Medical science is at it again, this time filling baby boomer heads with the crazy idea that many of us living today are going to live to be 100 years old or more (without even giving us a chance to get a second opinion).
I have always thought 72 a fair and sociable timeframe for winding down the party (76 for women — the only time we gentlemen may go first).
It wasn’t that long ago when our stooped, asthmatic Victorian forbearers seldom lived past age 40. (And who could blame them?)
And what about Australopithecus? If he made it to 23, the pandemonium on the savannah would go on for weeks. But try telling him he still has another 80 years of chasing mammoths around, and he’ll get a heart arrhythmia just thinking about it.
My problem is that I don’t know what we’re supposed to be doing over all this extra lifetime, except for staying out of everyone’s way. Younger generations will all be pushing and shoving everybody and making a ruckus. After all, these will be their peak pushing and shoving and making-a-ruckus years, and I’ll be taking cover.
According to my understanding of Mr. Charles Darwin, turtles represent a fine standard on just how to stay out of harm’s way into your 100s (please don’t quote me on this – in fact, I wouldn’t mention it at all). Our crafty reptilian friends taught me three important survival rules: keep a slow, steady course, never make a sudden move, and most importantly, duck inside at the first sign of danger. To say nothing of their theory of never leaving your house at all.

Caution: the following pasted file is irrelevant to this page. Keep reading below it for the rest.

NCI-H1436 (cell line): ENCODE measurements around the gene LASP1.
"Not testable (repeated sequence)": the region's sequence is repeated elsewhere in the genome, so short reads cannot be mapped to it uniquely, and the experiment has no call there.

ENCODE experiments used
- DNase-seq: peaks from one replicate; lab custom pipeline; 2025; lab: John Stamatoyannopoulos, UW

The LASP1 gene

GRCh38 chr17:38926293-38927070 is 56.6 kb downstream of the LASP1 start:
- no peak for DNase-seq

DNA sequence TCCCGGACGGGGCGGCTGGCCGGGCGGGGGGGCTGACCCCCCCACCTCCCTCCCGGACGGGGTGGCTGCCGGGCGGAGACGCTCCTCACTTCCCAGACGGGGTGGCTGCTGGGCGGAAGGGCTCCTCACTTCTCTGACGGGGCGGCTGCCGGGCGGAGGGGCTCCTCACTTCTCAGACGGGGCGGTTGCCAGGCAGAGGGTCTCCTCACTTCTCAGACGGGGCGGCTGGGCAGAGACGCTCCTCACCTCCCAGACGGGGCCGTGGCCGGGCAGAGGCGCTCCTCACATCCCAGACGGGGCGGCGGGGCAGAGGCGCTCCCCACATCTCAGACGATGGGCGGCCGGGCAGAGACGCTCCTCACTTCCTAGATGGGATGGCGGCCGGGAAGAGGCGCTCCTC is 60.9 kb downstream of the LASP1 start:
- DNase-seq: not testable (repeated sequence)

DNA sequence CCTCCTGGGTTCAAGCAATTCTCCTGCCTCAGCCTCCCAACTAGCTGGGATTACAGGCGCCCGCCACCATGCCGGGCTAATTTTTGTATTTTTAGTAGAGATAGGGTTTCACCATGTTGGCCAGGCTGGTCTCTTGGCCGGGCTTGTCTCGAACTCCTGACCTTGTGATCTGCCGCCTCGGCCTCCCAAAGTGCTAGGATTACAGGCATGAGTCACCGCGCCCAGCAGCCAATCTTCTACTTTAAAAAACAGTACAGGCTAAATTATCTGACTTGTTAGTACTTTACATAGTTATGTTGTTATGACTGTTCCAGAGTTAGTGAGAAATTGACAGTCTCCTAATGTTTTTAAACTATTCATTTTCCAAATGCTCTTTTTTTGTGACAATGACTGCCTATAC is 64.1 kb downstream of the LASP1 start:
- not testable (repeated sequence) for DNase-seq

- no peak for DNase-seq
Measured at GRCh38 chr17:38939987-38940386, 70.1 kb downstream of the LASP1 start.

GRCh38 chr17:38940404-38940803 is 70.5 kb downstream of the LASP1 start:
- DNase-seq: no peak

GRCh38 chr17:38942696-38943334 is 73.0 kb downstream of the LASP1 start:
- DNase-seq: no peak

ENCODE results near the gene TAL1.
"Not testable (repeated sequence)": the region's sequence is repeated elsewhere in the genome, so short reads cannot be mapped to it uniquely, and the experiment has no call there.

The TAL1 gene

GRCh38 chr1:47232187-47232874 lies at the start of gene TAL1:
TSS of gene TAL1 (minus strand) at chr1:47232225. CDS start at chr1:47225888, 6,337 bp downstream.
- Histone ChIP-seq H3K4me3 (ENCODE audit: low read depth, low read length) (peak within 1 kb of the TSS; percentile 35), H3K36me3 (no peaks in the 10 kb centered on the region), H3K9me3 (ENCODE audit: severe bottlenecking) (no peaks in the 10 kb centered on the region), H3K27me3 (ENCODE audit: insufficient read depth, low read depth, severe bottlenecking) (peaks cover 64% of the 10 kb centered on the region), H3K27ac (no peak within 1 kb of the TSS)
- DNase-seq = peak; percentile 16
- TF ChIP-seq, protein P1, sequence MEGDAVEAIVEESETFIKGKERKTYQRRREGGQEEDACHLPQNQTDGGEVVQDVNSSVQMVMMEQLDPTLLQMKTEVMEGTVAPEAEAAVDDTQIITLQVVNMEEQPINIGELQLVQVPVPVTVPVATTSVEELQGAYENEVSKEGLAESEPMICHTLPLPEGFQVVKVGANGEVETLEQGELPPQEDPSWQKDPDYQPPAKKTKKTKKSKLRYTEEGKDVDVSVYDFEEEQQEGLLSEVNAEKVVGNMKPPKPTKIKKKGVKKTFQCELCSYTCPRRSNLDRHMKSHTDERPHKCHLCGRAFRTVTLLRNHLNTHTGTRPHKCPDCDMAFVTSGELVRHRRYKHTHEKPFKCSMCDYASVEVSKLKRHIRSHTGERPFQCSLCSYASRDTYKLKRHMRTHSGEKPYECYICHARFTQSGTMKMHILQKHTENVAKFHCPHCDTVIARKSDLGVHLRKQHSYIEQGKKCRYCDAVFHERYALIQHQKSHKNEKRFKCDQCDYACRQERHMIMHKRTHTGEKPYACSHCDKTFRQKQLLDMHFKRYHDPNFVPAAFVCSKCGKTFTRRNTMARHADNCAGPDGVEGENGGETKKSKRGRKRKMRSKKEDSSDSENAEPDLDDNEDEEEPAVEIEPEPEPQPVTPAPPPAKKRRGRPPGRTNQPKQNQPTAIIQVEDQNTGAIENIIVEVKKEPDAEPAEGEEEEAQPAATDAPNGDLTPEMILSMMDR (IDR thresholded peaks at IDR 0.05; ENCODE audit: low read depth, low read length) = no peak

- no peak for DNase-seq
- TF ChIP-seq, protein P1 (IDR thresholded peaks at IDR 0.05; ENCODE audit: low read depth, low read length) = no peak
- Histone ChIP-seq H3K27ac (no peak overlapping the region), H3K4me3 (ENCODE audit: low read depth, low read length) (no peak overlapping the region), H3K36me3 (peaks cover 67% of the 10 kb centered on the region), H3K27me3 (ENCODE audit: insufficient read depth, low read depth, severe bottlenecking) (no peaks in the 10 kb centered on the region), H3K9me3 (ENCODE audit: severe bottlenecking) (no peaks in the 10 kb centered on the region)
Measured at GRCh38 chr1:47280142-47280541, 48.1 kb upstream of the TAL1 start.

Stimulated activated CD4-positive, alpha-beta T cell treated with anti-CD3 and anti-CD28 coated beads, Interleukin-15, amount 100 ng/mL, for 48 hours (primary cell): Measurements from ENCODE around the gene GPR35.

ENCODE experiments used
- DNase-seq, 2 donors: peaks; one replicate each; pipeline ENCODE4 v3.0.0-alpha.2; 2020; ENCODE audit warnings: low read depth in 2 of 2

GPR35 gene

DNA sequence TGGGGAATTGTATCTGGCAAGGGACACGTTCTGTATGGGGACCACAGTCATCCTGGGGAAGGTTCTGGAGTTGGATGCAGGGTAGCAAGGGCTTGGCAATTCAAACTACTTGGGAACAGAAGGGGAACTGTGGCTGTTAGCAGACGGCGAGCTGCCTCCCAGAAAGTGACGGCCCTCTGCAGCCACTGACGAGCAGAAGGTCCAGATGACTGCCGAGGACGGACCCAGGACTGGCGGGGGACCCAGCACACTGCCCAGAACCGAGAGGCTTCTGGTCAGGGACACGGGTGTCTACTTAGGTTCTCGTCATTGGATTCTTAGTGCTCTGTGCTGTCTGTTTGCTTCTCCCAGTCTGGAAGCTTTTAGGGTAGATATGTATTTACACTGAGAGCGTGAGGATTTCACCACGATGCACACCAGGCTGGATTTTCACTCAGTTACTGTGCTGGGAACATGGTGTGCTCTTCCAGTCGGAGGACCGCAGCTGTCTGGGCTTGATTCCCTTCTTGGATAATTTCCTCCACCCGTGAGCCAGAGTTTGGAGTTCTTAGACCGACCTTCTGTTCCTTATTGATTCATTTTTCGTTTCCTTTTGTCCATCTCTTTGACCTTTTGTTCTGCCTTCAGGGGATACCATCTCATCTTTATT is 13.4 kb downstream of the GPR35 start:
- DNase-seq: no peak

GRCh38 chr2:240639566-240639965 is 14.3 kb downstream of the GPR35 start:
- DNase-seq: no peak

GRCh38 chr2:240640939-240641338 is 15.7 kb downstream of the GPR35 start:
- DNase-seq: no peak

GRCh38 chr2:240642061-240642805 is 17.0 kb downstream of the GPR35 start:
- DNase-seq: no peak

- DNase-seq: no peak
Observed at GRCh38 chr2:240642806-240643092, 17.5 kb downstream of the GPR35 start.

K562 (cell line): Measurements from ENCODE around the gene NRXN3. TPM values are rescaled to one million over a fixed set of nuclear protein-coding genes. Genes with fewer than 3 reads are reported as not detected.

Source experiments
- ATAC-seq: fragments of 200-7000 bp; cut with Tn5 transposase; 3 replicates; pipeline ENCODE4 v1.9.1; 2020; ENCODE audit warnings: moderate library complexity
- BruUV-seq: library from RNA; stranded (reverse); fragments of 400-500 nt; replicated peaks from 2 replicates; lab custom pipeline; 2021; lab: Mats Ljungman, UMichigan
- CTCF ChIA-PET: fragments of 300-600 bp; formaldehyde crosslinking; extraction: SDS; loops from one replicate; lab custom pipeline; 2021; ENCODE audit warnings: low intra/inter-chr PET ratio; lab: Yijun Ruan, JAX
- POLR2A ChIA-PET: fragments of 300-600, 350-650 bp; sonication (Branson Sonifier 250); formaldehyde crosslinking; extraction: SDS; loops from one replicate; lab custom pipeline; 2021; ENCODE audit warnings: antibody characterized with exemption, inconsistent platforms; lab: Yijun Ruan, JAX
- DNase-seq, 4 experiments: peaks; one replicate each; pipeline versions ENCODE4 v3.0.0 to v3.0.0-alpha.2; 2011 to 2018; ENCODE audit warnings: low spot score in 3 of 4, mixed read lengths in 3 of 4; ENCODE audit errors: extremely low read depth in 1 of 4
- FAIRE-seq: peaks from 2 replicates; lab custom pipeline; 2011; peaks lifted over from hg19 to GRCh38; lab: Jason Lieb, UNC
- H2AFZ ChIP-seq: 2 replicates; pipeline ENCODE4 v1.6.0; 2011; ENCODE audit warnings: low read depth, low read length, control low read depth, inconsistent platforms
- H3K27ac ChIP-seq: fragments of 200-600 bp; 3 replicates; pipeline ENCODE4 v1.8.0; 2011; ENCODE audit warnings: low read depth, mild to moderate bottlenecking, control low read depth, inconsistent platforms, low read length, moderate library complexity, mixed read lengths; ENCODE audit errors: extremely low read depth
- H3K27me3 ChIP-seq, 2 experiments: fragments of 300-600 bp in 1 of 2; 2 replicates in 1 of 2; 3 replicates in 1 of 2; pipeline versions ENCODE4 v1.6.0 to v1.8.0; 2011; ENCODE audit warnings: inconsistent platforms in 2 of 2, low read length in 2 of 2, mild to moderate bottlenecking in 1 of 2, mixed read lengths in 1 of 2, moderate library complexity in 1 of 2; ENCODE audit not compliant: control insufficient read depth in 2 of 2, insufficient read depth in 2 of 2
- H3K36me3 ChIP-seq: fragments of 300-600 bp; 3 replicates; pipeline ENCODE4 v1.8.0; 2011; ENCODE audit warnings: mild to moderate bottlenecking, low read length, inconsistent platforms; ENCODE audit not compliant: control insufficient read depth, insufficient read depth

But there’s another problem. I don’t believe I can afford to live to be 100. Taking into account every penny I have so far for my retirement, I estimate that if I retired today I could afford to live until the end of this calendar year. Anything longer would require that I forage for food and ferret out a little secret home in someone’s tool shed.
So, I’ll need a financial plan to help me stretch my dollars (although the stretching I need may be against the Geneva Conventions):
First, to hedge against inflation, I’ll have to buy several decades worth of canned food at today’s lower prices. These would be brands packed with scrumptious, unidentifiable gristle with just enough flavor to vaguely suggest the taste and aroma of the original food source.
Next, for my health care, I will be closing my eyes and taking placebos, seeing as they do only slightly worse than most of our regular medications, and they are much cheaper. A box of Tic Tacs, for example, costs less than a dollar, and is for many of us a treatment guaranteed effective for any ailment.
Finally, to help fill up all that extra life span, I could join the underground bunker where others my age will be hiding out and engaging in traditional retirement hobbies — bricklaying, glass-cutting, sculpting, and learning to play the organ.
Over 40 years of this, we could wind up with a fair-sized cathedral and attract small, charitable donations to cover the cost of our Tic Tacs.